Putting an end to stalking

Our stalking prevention checklist

We believe that schools and other education environments play a vital role in preventing what happened to Alice happening to others and bringing stalking to an end.

We understand that education institutions prioritise the safety of their students, both within their premises and in their broader communities. This is precisely why many educators turn to our free PSHE resources to address the issue of stalking and raise awareness among students. The education sector are being asked to be experts in lots of areas and there is an ever-increasing pressure placed on schools to prepare young people for adulthood.  We ask that part of that preparation includes an awareness that stalking is a serious and life-changing issue.

Working with Paladin National Stalking Advocacy Service, the Alice Ruggles Trust has developed a simple checklist to support schools in creating a full support network around young people to equip them with the skills and confidence to recognise and report stalking.

  • Does the school have a child protection policy that specifically mentions stalking?
  • Are the governors and senior leadership team engaged in stalking prevention?
  • Are there conversations taking place with the Local Authority to ensure stalking is embedded in all local schools’ policies?
  • Have safeguarding leads had specific training around stalking?
  • Are all staff aware of how to handle a stalking disclosure?
  • Is senior leadership lobbying for the Keeping Children Safe in Education guidance include advice on stalking?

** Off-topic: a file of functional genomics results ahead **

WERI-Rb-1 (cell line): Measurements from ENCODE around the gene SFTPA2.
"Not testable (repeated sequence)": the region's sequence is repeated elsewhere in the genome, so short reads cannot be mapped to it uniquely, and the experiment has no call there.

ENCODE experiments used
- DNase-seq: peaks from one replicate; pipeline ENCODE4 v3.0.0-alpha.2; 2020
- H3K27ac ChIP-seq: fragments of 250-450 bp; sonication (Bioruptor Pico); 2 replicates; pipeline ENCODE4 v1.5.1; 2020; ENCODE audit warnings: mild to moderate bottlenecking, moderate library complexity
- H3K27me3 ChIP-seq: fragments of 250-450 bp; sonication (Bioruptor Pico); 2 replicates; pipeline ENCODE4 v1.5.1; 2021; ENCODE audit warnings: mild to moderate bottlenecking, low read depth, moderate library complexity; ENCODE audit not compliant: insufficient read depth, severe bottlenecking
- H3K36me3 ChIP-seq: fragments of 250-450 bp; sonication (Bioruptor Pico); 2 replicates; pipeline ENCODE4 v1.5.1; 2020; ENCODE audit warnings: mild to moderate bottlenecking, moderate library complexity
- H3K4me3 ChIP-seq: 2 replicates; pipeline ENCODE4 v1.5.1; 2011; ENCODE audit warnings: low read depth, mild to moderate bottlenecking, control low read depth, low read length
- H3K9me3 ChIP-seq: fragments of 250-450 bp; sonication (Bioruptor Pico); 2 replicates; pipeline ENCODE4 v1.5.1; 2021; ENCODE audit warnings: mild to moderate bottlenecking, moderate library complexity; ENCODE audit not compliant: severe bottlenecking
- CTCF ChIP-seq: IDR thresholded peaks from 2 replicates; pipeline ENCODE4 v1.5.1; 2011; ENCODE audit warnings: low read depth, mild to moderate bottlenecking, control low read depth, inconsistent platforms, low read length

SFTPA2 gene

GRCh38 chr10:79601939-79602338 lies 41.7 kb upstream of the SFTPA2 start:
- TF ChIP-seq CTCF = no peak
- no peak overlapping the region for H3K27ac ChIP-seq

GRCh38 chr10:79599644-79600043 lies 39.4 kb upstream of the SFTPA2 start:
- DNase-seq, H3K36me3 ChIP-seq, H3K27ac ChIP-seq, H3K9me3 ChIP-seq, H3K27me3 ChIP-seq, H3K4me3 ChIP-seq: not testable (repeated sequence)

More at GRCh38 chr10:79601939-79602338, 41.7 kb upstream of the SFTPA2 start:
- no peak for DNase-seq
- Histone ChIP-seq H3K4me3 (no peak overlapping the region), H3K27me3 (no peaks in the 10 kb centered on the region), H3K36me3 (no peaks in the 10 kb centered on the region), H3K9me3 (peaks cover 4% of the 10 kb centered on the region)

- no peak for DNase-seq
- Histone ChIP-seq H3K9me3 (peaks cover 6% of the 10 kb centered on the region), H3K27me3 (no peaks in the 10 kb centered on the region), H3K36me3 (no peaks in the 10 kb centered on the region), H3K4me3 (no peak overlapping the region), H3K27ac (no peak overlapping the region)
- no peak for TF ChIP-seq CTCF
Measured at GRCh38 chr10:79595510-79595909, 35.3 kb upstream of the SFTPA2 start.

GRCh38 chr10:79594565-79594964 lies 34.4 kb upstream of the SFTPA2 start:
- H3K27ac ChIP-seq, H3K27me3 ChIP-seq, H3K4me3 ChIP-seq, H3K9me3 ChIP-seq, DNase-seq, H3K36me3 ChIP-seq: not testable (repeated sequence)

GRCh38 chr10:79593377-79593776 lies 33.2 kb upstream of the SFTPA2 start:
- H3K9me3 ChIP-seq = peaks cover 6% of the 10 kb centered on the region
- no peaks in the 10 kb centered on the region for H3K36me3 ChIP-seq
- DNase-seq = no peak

• Is stalking taught within the school curriculum in an age-appropriate way?
  • Are conversations around stalking invited in the education setting?
  • Have the teachers who are delivering lessons on stalking received specific training on stalking to enable them to understand the complex nature of the crime and be able to effectively equip young people to identify it in their lives and others?
  • Does the educational environment have named contacts within policing, local victim services, mental health services?
  • Is the educational environment included in local partnership meetings and conversations around stalking and gendered violence?
  • Is the education environment aware of local specialist stalking services?
  • Are students encouraged to get involved with local and national campaigns about stalking?
  • Are there posters and signposting available for students and staff?
  • Are parents and caregivers included in conversations around stalking through letters, newsletters, or information evenings?
  • Do parents know how to respond to young people who want to disclose stalking – either their own or someone else’s?
  • Are parents given the opportunity to learn about stalking, local support services, and how to recognise and respond to stalking?

Note: This tool is intended as a starter for schools to help them assess how comprehensive their response to stalking is. It is not a safety plan and none of the wording or materials should be construed as safety advice. For specific support around stalking, a specialist stalking service ought to be contacted.